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Genes of SARS-CoV-2 and emerging variants
Microbiology Australia ; 42(1):10-12, 2021.
Article in English | EMBASE | ID: covidwho-1223135
ABSTRACT
The pandemic caused by severe acute respiratory syndrome coronavirus-2 (SARS-CoV-2) is distinctly different from outbreaks caused by other coronaviruses SARS-CoV and Middle East respiratory syndrome coronavirus (MERS-CoV). The differences in the rapid transmission and severity of human coronaviruses are due to the genetic composition of the virus. SARS-CoV-2 contains genes encoding non-structural proteins (NSPs), structural proteins, and accessory proteins. The NSPs are mainly involved in replication of the virus within the host and inhibition of the host defence system. Structural proteins are involved in viral entry and attachment to host cells, preservation of the core virion and elicit the majority of the immune response. The functions of the accessory proteins are largely unknown. Most focus has been given to structural proteins, especially the spike protein as the strongest vaccine candidate. However, the recent emergence of spike variants and their ability to rapidly transmit and escape neutralisation by vaccine-induced antibodies has threatened the global community. Meanwhile, recent studies of accessory proteins reveal their importance in viral pathogenesis. Hence, proper understanding of the functions of all unknown viral proteins is crucial to devise alternate antiviral strategies.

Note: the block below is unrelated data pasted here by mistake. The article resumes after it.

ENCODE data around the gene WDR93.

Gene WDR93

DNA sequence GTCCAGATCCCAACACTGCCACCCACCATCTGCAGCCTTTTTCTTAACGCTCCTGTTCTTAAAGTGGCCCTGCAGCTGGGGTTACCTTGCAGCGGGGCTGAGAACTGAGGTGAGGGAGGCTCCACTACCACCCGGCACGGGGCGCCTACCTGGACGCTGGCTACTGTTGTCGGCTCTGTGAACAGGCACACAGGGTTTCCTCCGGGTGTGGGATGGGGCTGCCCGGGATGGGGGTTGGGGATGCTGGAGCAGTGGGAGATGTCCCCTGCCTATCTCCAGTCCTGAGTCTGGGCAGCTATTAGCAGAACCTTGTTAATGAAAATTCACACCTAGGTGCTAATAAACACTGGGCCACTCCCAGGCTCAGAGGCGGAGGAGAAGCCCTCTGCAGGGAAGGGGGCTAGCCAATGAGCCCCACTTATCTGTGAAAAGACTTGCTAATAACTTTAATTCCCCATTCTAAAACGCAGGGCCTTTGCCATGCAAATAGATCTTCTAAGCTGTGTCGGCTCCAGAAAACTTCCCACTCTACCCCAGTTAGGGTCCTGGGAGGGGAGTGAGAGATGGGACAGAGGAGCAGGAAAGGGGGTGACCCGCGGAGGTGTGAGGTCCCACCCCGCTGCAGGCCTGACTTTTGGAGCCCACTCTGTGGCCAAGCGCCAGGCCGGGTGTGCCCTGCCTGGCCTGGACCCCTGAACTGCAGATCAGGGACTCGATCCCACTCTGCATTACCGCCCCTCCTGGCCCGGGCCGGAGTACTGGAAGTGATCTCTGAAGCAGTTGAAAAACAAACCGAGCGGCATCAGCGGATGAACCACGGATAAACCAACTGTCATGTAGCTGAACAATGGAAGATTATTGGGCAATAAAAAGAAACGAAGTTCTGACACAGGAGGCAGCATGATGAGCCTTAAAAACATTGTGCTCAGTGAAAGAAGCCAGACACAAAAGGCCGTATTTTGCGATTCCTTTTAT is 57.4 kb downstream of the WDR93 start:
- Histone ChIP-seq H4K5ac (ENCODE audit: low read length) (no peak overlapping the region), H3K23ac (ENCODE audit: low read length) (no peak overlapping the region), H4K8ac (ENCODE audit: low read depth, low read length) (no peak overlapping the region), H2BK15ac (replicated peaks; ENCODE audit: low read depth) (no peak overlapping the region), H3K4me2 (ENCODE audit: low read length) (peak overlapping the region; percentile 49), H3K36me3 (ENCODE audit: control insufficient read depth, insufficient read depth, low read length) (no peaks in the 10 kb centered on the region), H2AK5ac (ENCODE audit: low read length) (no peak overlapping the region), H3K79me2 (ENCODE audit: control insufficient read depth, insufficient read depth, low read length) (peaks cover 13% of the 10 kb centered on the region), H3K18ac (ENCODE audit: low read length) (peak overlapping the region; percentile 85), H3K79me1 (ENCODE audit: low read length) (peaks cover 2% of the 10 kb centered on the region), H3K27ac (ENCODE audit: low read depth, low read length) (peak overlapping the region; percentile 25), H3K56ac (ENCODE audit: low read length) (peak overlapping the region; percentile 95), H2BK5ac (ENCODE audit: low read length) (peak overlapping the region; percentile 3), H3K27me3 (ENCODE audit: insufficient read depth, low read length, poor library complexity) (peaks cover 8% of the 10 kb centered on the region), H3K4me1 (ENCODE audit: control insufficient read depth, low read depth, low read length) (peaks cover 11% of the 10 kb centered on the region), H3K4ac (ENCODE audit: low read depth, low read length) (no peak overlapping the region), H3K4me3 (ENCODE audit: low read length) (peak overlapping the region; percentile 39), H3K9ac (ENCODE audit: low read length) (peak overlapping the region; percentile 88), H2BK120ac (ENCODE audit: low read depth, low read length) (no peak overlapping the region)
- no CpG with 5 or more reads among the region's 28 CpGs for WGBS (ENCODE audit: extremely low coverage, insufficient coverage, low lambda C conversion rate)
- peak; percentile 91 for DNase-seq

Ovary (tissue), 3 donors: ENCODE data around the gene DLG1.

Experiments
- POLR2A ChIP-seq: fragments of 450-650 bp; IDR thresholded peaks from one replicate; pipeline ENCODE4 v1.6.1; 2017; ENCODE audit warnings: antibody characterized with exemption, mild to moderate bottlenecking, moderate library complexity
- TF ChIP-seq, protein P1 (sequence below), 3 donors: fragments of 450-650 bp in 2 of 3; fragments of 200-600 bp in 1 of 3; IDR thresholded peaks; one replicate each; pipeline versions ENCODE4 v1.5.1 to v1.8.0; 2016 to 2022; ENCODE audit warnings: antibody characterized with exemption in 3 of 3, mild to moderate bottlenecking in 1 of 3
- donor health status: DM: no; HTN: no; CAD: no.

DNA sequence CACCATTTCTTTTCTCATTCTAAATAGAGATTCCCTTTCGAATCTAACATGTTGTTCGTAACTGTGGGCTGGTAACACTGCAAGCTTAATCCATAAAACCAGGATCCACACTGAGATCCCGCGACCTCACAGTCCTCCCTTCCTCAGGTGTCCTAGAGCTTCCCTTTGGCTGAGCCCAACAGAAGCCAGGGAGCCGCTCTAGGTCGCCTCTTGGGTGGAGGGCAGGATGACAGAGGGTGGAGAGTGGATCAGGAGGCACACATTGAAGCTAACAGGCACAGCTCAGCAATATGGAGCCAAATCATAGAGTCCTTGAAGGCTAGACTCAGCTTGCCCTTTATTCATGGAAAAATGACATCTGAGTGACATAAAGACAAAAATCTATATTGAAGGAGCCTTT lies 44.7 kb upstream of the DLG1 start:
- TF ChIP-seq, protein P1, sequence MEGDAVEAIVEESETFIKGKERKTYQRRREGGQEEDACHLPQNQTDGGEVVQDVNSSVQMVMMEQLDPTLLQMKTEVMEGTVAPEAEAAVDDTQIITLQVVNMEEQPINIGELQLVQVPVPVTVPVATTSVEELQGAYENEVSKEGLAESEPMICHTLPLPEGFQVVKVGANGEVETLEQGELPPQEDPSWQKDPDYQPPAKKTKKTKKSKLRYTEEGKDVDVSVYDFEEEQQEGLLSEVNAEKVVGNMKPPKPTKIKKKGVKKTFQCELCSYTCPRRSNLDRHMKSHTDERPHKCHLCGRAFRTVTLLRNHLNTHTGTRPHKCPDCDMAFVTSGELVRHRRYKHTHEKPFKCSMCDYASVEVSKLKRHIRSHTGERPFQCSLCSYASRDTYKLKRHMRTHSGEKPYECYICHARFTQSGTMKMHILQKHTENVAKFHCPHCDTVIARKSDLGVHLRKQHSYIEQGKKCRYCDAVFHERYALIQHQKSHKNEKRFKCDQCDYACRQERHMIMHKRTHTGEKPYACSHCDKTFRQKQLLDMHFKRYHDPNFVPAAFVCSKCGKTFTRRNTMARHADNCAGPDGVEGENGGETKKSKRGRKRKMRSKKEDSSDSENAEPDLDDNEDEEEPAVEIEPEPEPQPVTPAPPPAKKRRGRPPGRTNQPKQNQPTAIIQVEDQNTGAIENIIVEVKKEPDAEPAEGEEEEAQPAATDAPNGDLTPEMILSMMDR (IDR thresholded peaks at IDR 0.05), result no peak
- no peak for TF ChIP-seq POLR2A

Full text: Available Collection: Databases of international organizations Database: EMBASE Topics: Vaccines / Variants Language: English Journal: Microbiology Australia Year: 2021 Document Type: Article

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Full text: Available Collection: Databases of international organizations Database: EMBASE Topics: Vaccines / Variants Language: English Journal: Microbiology Australia Year: 2021 Document Type: Article